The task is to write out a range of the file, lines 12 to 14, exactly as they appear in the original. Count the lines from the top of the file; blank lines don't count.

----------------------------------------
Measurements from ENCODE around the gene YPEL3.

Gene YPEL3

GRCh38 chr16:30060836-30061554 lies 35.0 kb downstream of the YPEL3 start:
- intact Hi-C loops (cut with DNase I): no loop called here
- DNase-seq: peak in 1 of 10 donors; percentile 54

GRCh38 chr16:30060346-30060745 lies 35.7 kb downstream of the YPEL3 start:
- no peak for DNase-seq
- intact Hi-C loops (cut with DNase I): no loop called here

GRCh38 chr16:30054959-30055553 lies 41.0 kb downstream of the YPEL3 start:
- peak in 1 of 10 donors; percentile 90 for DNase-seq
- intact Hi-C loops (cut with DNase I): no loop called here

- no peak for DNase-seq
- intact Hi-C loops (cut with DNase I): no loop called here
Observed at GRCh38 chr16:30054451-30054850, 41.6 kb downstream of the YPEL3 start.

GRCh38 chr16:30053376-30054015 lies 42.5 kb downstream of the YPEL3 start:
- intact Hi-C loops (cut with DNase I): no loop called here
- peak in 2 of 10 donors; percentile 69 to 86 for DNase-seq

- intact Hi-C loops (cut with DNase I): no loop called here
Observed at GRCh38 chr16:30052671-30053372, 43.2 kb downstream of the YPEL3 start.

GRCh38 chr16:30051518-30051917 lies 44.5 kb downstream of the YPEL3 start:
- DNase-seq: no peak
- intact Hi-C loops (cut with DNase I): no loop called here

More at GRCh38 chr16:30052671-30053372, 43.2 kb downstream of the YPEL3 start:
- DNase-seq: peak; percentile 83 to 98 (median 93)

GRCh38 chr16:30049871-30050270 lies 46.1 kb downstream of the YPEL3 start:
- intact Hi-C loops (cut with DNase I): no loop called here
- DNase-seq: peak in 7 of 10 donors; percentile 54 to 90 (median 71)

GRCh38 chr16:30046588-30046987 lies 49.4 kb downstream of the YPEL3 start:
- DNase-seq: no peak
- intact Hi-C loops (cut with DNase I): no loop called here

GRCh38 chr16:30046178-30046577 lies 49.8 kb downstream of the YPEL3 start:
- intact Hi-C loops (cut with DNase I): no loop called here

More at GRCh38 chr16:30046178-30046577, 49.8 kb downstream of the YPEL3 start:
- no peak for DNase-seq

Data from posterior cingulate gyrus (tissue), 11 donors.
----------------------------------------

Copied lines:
- no peak for DNase-seq
- intact Hi-C loops (cut with DNase I): no loop called here
Observed at GRCh38 chr16:30054451-30054850, 41.6 kb downstream of the YPEL3 start.